Owner, CT Cookie Company
Owner, CT Cookie Company
If you ask Andrea Greene how the high-end knitwear designer became the owner of a boutique bakery, there’s a pretty good chance that she’ll begin talking about vanilla extract. Not just any kind of vanilla, she’s quick to note, but a special blend of vanilla that evokes fond childhood memories.
“Many weekends and holidays, we would visit my grandmother in Indiana. And right down the street was a pharmacy where we’d buy a certain kind of vanilla,” Greene said. “My grandmother, my mom and I all loved to bake cookies and pies and that vanilla was central to almost everything we made.”
As she matured, the self-described “creative kid” became more interested in decorating and design than baking. She graduated from the University of Cincinnati’s Design, Architecture, Art and Planning Program and cut her teeth in the industry with six internships around the world before landing positions with fashion giants Ralph Lauren, Old Navy, Abercrombie, American Eagle, Brooks Brothers and Club Monaco, among others.
Shortly after September 11, Greene rediscovered her love of baking, turning to it as a form a stress relief. Soon her hobby became a passion she could no longer ignore. “I realized that if I wanted to give my daughter a treat with fewer than 20 ingredients in it, I had to make it myself. That was the drive behind my dream of having my own bakery.”
As Greene refined and tested her recipes on families and friends (always made with the signature vanilla with which she grew up), the Trumbull resident reached out to the Women’s Business Development Council to learn about the nuances of opening a small business, all while commuting to the City for her corporate job, where her days would often begin at 8 a.m. and end at midnight.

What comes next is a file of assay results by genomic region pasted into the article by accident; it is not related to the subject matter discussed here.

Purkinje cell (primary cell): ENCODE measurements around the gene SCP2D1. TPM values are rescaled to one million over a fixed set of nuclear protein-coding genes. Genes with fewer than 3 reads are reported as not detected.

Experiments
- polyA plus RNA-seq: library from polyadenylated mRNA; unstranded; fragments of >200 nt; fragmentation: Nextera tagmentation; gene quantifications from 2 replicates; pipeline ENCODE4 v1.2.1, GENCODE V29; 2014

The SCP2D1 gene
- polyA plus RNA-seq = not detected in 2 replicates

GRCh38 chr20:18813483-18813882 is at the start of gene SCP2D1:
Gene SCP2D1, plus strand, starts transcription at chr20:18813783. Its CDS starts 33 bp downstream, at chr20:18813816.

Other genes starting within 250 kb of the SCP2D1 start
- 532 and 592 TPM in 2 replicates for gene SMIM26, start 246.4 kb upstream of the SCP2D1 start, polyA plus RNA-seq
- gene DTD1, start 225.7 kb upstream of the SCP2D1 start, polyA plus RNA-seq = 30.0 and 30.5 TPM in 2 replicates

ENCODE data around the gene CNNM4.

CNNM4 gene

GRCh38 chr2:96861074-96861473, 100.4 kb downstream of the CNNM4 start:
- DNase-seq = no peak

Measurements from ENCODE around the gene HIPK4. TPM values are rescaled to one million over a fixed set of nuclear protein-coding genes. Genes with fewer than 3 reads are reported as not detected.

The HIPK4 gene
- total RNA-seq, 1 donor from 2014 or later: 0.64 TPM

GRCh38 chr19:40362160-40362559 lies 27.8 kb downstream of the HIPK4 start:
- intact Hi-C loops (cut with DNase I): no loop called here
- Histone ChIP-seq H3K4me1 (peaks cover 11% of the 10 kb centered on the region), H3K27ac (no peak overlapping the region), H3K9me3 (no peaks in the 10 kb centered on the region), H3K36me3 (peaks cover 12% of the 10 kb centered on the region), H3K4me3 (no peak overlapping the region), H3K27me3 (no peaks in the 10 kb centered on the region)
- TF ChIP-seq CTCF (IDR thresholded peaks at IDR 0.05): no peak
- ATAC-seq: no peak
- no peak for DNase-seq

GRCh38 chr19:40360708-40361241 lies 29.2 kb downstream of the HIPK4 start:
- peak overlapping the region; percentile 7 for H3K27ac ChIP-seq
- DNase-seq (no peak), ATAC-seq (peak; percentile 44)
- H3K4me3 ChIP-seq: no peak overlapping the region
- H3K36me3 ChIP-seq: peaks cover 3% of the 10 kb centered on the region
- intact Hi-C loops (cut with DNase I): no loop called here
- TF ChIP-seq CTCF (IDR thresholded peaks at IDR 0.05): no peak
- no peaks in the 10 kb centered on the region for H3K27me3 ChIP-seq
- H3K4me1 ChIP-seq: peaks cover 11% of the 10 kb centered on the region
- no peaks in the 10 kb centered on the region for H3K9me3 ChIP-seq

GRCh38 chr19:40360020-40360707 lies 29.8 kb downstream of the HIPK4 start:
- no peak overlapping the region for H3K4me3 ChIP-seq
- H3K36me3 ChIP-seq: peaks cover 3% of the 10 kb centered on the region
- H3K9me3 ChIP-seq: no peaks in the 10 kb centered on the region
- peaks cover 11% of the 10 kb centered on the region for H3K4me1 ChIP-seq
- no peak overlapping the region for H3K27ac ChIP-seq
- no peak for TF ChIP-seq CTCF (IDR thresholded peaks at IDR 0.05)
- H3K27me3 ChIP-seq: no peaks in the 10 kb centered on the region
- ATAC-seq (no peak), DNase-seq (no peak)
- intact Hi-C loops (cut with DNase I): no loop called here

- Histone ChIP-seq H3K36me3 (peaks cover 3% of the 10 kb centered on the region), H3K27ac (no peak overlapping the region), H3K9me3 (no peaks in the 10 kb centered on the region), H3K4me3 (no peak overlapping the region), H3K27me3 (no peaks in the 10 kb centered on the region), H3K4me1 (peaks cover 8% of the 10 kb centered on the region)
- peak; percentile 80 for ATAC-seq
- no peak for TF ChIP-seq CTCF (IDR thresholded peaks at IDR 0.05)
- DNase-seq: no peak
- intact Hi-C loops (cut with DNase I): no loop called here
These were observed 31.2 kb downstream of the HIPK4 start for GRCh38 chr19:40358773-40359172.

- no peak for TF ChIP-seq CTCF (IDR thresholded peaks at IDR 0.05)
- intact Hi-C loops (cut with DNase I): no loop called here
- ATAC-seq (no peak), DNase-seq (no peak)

“Trying to learn about running a business isn’t super simple,” she said. “I met (Women’s Business Development Council Business Specialists) Carol Cheswick and Kyle Hamilton whenever I could … sometimes we would literally meet before I left for Manhattan at 6 a.m. just to run numbers or pick their brain.
In 2010, she began selling her baked goods online through her own website and through wholesale online accounts. For years, Greene kept an eye out for a reasonably-priced store front. When the “perfect” space opened up on Black Rock Turnpike in Fairfield, the CT Cookie Company was born and Greene hit the ground running.
Today, one year after opening, The CT Cookie Company employs up to five employees seasonally and has doubled sales in only the last six months. She attributes her success to word of mouth about her delectable goodies, participation in highly visible events and celebrity parties and to the solid advice she gleaned from both the Women’s Business Development Council and her own corporate experience.
“When I opened my doors, I became obsessed by margins. I applied everything I learned about number crunching from working in the fashion industry to my business. And Carol reinforced the importance of building consistent sales volume and setting sales targets. She’s great about getting on your level and presenting everything in black and white,” she said. “She helped me see that one of the most important things I can do as a business owner is to build a trustworthy, loyal team so that I can delegate tasks and focus on the things that matter most.”
Keeping in family tradition, Greene sells bottles of her own vanilla extract recipe at CT Cookie Company. Despite her liberal usage of the not-so-secret ingredient in many of her goods, there’s nothing “vanilla” about the bakery that routinely sells out of its wildly popular “Quick Fix” (a sweet and savory almond toffee brittle), freshly-baked gourmet cookies, signature cakes and cupcakes. One recipe, in particular, has taken Connecticut by storm: edible cookie dough free from pathogens (think salmonella). A few mentions on local media was enough to drive foot traffic that formed lines out the door for weeks.
Greene and her family are thrilled by her success. “I knew owning my own business would be hard work, but holy cow it’s hard in a both mental and a physical way. At the same time, though, it feeds my soul. I couldn’t be happier!”
For more information visit https://ctcoco.com.